*Eye diseases (cataracts, glaucoma, dry eye)
*Cancers (no one type predominant)
*Metabolic diseases (Cushings, diabetes, pancreatic)
*Disease of the liver and spleen
*Ear (infections, deafness)
A responsible breeder will be well educated about conditions that may affect the Bichon and will health screen her dogs and follow a carefully selective breeding program. Choose your breeder carefully!
Is a Bichon Frise Right For You?
The Bichon is a wonderful companion animal and is generally happy and friendly. Rarely snappish, they are a favorite amongst the elderly, as well as with those who are allergic to most dogs, due to the fact that they dont shed like many breeds. Bichon also love children and tend to get along, very well, with cats and other dogs as well.
There are three main concerns to keep in mind, if you are thinking about getting a Bichon Frise puppy. The first of these is the amount of time that you have to spend with your puppy;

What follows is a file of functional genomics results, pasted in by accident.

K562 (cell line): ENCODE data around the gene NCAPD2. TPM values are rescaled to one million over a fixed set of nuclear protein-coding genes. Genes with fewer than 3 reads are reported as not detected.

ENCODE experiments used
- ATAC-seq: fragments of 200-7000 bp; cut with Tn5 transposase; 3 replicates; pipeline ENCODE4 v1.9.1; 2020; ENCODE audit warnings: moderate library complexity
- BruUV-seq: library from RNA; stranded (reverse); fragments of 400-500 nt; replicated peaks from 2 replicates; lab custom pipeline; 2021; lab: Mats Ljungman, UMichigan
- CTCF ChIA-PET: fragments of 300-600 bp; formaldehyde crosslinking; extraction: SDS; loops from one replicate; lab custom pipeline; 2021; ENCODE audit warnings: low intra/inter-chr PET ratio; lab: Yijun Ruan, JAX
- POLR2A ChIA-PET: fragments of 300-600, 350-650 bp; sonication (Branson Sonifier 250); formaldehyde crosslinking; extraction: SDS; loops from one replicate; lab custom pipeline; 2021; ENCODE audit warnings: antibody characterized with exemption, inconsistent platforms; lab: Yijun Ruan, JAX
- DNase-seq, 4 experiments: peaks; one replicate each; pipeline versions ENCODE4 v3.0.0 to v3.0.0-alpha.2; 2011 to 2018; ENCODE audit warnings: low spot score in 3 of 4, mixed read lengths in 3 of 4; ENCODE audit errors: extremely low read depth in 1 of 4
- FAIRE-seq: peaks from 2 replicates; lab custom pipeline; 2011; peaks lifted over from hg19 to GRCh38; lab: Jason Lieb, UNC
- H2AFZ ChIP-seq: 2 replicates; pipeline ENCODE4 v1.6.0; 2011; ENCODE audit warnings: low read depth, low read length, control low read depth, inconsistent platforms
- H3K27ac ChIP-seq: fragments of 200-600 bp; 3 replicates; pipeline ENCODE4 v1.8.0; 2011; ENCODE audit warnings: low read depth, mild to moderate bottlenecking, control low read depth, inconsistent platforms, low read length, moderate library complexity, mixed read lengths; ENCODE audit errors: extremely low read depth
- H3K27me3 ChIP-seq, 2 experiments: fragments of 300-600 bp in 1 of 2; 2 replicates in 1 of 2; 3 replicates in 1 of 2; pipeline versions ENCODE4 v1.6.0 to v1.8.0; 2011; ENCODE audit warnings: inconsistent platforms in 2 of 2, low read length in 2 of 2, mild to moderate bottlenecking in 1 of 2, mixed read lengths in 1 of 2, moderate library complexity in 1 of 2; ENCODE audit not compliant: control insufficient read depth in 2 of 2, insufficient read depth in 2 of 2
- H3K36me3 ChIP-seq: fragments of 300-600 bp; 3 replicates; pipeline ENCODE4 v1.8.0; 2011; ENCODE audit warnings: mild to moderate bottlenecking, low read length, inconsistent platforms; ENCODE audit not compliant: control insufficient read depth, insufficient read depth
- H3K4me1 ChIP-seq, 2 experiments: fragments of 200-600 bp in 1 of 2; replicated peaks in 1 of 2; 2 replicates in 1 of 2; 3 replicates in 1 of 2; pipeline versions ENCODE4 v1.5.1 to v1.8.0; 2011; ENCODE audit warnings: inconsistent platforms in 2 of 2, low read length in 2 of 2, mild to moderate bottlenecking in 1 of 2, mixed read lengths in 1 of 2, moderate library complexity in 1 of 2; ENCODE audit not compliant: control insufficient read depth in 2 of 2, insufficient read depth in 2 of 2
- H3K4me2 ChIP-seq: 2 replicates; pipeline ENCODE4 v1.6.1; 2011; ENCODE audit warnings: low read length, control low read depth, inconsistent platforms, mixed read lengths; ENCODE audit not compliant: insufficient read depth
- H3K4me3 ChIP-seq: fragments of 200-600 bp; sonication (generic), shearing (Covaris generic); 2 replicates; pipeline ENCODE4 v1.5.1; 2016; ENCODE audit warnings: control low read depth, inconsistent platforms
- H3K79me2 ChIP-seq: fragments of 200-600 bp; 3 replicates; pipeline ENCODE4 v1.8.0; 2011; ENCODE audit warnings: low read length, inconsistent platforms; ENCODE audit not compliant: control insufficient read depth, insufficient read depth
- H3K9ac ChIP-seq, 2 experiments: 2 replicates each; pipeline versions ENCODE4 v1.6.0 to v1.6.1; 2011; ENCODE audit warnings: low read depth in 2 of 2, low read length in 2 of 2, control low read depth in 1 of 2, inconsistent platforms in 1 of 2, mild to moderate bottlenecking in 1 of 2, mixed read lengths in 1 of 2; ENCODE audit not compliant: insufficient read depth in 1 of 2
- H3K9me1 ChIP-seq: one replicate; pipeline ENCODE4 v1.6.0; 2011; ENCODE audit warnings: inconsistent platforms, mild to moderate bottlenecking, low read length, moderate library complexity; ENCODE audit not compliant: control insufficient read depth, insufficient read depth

Bichons are companion animals and they enjoy company. While they can be taught to stay in a crate happily, they dislike being left alone for long periods of time, and they do love to travel.
The second and third concerns have to be the safety issues within your home – do you have larger, more aggressive dogs? If you do, you may want to have them meet on a more neutral territory and make sure that they get along.
The last and one of the most important concerns has to deal with children. While the Bichon Frise is an excellent family dog, and is very good with children, be wary of getting any puppy until your child is over the age of 5 years.
Puppies are very fragile creatures and can easily break bones if they are dropped, kicked, or fallen on. Be sure to protect your baby Bichon, just as you protect your own baby.
For more information on the Bichon Frise, or to examine whether or not a Bichon Frise will do well in your home, contact your veterinarian or local breeders and be sure to ask lots of questions.
If you decide on one of these adorable little dogs, discuss with the breeder, ahead of time, what will be needed for your new puppy. You definitely wont regret having such a warm and happy individual cross paths with you!